Have you ever been on a website and then, having moved on to a new site, seen an advert for products from the previous site you visited? It's not an accident, it's a new marketing technique called remarketing and the businesses using it are finding real success. According to figures from digital marketers Criteo, in some industries, retargeted customers are 70% more likely to complete a purchase than non-retargeted customers.
The theory behind remarketing is that you only market to people with an awareness of your brand, product or service. Customers who weren't ready to buy on their first visit to the site may well come back to do so, after seeing a few adverts reminding them of the products and the brand. It's basic marketing psychology and in theory the costs of converting a person using remarketing should be much lower than a new, cold acquisition.
Remarketing was introduced in 2011 by Google, with its AdWords Remarketing product. The system works using a combination of cookies delivered from websites pages (every time you go to a website, your browser receives a cookie), remarketing lists that contain information about a user's journey and preferences built up over time, and Google’s AdWords system to deliver the advert to a user on another site.
"As with most internet marketing strategies, the secret is to be interesting, useful and not to irritate. The thing to remember is that your advert will follow the user around the internet. Having the same advert on every page of every site will annoy a visitor rather than induce them to buy."
You set up a remarketing campaign by adding your business' unique remarketing code to every page of your website and creating rules within AdWords: for example, a user who looks at the most expensive item in your store or adds an item to the shopping basket but does not buy will be pushed a specified number of adverts each time they visit another site in the Google advertising network; or a visitor who looks at more than 25 pages without making a purchase can be pushed an advert for the next week.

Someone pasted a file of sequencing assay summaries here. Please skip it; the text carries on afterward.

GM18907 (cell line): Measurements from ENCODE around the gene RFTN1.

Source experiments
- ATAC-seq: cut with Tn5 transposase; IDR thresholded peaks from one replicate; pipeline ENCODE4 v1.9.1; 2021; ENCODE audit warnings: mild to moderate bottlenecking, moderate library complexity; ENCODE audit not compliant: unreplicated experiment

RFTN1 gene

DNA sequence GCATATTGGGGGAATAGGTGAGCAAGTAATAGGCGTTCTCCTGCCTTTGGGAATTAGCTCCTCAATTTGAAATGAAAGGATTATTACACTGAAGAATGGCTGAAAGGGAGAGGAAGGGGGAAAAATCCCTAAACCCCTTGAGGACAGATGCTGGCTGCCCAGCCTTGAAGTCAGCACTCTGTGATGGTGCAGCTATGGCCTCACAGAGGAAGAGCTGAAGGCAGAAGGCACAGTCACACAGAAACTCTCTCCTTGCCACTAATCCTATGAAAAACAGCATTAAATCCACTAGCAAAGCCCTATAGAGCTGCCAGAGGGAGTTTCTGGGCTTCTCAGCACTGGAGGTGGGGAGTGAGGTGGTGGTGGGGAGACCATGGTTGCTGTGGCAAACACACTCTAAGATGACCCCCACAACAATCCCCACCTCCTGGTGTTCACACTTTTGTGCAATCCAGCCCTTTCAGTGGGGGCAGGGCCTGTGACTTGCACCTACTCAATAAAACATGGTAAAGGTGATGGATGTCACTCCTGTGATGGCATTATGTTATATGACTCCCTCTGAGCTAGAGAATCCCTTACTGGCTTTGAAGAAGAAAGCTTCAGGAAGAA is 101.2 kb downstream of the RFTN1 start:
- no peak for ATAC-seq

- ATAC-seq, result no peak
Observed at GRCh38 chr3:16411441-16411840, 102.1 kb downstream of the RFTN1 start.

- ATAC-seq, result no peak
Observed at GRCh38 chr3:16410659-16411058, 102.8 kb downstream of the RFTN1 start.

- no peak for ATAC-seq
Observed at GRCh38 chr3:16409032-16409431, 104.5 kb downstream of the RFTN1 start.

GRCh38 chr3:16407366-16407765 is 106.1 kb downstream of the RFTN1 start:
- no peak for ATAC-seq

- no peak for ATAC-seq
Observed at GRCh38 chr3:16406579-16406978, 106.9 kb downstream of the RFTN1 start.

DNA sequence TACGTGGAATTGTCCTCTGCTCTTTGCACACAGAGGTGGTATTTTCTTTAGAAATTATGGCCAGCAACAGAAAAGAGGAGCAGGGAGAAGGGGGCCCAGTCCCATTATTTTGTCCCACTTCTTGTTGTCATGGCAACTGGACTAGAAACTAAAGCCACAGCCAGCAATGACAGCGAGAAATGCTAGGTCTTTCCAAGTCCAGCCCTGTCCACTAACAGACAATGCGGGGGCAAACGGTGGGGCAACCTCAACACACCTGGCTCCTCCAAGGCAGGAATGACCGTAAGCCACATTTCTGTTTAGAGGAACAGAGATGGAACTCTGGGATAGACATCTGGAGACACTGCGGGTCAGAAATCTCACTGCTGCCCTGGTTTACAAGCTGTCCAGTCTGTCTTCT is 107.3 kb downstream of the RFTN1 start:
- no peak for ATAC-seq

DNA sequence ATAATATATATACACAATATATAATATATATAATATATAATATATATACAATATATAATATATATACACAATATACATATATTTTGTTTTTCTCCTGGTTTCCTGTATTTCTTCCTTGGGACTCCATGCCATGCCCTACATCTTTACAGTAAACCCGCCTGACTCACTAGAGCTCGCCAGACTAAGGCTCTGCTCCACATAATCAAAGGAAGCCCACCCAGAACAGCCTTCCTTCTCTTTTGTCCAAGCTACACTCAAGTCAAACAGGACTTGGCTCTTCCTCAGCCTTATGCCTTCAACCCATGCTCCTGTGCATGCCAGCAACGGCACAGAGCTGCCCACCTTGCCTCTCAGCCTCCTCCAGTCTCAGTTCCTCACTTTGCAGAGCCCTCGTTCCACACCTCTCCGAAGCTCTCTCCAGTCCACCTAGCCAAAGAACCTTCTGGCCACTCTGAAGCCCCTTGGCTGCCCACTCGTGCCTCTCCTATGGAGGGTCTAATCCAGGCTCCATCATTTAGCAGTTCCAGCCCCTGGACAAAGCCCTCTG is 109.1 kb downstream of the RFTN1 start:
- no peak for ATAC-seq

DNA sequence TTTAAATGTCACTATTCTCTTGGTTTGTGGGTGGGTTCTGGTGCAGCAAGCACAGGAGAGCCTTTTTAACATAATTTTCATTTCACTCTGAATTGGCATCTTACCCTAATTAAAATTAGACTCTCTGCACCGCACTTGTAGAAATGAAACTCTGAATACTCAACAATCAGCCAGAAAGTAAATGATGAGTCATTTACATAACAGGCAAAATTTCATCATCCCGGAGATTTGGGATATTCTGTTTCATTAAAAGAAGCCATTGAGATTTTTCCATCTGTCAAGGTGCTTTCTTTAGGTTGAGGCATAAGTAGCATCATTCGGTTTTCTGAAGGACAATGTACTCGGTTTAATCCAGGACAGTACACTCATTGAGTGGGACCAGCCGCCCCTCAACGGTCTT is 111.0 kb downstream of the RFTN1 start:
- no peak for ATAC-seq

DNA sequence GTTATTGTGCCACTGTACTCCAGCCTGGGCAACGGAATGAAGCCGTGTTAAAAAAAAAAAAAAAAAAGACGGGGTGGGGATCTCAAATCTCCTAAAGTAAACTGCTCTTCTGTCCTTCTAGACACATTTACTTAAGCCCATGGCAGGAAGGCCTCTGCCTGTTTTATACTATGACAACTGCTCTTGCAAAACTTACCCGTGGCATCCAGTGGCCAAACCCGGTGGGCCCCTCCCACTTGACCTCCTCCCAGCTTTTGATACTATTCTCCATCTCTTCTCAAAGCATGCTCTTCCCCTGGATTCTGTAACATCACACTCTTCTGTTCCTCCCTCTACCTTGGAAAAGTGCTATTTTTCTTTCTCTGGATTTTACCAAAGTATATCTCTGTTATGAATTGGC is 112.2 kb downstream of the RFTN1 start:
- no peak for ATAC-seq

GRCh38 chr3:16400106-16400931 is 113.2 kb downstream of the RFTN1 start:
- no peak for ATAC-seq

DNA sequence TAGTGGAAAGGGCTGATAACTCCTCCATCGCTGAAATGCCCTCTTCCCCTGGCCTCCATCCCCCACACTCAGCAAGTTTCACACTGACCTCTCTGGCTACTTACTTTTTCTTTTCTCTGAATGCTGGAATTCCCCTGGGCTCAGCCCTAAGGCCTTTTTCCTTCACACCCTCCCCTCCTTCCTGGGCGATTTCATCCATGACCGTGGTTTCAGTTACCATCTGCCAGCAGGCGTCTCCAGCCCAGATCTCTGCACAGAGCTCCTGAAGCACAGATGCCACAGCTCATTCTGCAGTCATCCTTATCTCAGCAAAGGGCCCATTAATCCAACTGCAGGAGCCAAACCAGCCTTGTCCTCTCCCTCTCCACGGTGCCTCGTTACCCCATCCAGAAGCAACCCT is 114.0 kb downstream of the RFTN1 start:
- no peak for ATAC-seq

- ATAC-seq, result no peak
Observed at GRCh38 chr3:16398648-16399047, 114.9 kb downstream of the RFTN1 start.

As remarketing relies on capturing users who come to your site, you can’t set up a remarketing campaign overnight. Unless you have huge numbers of frequently returning users, you should set up a remarketing campaign and build your lists before you have the budget available for campaigns. This will allow you to get the campaigns up and running as soon as possible.
As with most internet marketing strategies, the secret is to be interesting, useful and not to irritate. The thing to remember is that your advert will follow the user around the internet. Having the same advert on every page of every site will annoy a visitor rather than induce them to buy. Many businesses will just use their standard adverts in their remarketing strategy – however, if the advert didn't work the first time, it’s unlikely to work when it’s shown a second or third time. Try something different, like a new advert. For example, if the customer visited a sale page, then push an advert reminding them that the sale is ending in two days.
The more sophisticated forms of remarketing will use information stored about the customer to shape what they see based on their previous purchases or browsed items. Some good strategies are to point out other features of the product or service, to offer specific discounts on items they put in their basket and rejected, or to push adverts for products that users with a similar profile have bought.
Remarketing should very clearly be marketing, and not nagging. Many businesses make the mistake of pushing their adverts via remarketing on every occasion possible, and adverts literally follow the user around the internet. The potential customer is then put off, rather than encouraged to click back and buy. It’s a good idea to set a cap on the number of times an advert appears over a day or a week, and to create a cut-off date at which a user no longer sees your advertising.
Finally, remarketing isn't for everyone. It's not going to work for businesses selling luxury items or for those selling bespoke solutions. For general retailers and service providers, however, it can be a very effective tool. Like most advertising techniques, there are no hard and fast rules governing what will and what won’t work. The way to find out is to try different strategies until you find a route to success for your customers and your business.
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